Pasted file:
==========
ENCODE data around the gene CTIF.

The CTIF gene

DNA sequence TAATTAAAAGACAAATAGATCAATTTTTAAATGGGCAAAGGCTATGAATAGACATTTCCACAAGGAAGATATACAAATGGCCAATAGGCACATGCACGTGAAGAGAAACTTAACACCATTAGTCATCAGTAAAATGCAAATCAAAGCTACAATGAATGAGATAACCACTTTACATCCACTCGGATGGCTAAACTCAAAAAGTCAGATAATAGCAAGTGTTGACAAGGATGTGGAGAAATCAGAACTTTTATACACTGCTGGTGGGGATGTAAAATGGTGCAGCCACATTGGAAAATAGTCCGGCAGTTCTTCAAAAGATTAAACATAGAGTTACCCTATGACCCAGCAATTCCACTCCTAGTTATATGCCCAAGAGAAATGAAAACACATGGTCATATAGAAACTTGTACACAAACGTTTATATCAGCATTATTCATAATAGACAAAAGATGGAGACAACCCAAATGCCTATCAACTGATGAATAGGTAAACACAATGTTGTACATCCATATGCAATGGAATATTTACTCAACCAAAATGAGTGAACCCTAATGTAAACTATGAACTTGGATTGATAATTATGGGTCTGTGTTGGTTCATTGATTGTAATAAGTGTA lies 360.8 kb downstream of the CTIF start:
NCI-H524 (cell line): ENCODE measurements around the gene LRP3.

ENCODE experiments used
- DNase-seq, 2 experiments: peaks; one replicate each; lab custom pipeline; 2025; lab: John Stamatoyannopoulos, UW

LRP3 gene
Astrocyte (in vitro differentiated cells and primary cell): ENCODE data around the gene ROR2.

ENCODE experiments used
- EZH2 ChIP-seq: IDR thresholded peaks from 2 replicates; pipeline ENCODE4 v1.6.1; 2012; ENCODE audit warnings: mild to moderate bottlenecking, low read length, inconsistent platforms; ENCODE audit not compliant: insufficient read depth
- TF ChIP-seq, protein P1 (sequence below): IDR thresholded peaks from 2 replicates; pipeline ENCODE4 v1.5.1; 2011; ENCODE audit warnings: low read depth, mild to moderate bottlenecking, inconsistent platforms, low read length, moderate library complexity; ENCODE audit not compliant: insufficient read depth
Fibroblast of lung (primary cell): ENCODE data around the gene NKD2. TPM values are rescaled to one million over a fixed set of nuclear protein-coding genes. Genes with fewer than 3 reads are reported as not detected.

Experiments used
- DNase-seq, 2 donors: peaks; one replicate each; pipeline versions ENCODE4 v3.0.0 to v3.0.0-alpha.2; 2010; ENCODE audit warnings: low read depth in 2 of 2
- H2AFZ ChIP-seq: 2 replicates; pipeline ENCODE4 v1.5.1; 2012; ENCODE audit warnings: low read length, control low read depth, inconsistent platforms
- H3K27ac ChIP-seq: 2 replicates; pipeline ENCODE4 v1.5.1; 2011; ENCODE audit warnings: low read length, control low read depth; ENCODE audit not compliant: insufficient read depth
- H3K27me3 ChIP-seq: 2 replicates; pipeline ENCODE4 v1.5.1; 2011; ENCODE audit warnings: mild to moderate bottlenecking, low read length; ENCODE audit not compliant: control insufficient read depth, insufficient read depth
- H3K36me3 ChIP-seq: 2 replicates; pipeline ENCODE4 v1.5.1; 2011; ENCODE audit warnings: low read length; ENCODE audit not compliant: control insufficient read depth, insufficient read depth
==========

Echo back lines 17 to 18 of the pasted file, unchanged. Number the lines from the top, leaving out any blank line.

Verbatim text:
- H3K27me3 ChIP-seq: 2 replicates; pipeline ENCODE4 v1.5.1; 2011; ENCODE audit warnings: mild to moderate bottlenecking, low read length; ENCODE audit not compliant: control insufficient read depth, insufficient read depth
- H3K36me3 ChIP-seq: 2 replicates; pipeline ENCODE4 v1.5.1; 2011; ENCODE audit warnings: low read length; ENCODE audit not compliant: control insufficient read depth, insufficient read depth